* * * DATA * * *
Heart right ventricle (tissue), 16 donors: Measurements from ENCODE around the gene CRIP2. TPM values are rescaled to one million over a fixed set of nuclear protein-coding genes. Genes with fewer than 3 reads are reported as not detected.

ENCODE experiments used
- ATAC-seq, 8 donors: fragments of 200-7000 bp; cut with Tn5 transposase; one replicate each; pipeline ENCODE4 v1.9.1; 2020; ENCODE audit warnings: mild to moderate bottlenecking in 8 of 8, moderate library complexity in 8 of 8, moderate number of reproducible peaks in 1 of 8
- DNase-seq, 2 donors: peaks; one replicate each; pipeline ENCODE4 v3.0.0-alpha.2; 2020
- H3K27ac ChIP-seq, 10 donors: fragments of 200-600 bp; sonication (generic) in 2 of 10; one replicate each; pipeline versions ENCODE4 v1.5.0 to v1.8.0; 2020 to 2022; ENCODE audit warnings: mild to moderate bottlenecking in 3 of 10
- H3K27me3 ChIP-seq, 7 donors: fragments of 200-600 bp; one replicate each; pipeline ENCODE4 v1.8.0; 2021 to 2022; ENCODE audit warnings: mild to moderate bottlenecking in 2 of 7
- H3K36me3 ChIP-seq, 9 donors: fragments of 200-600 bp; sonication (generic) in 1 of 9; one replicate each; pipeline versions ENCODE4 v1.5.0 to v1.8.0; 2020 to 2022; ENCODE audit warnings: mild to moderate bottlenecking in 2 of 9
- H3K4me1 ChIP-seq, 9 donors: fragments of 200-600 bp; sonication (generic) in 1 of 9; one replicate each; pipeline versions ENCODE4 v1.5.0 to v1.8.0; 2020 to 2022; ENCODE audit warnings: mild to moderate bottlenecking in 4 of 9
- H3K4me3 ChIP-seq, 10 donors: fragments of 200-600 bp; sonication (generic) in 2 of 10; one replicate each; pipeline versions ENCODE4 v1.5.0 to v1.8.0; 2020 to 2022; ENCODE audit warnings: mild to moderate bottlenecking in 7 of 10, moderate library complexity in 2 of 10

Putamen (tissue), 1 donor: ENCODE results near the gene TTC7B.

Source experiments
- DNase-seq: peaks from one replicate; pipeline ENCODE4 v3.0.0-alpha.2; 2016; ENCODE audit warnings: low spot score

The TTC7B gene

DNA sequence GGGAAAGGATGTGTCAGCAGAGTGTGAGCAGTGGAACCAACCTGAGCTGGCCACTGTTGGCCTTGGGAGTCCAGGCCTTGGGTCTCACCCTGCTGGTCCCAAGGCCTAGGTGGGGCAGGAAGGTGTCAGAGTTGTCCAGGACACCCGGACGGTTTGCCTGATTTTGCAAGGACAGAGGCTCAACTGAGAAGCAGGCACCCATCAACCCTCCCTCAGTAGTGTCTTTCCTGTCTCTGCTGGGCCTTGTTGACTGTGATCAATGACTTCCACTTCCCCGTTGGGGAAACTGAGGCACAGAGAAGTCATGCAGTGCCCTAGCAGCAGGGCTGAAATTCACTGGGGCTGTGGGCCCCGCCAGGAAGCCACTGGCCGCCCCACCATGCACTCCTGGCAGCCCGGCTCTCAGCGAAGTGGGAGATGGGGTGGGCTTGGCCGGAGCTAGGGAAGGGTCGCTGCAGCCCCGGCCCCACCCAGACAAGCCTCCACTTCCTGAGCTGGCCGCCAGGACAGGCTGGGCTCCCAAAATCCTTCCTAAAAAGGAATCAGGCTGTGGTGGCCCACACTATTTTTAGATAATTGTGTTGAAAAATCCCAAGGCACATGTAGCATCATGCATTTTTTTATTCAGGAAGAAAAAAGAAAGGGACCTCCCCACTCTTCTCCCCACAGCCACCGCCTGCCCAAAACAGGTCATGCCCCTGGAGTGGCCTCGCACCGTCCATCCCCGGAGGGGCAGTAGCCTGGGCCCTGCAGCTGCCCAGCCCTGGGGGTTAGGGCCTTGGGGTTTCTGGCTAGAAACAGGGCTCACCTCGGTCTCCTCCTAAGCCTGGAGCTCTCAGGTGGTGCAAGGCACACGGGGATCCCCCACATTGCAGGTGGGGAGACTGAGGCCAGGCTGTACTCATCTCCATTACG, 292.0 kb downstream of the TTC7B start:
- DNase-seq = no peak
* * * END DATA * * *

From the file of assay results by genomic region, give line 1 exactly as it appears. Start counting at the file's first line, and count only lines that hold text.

Heart right ventricle (tissue), 16 donors: Measurements from ENCODE around the gene CRIP2. TPM values are rescaled to one million over a fixed set of nuclear protein-coding genes. Genes with fewer than 3 reads are reported as not detected.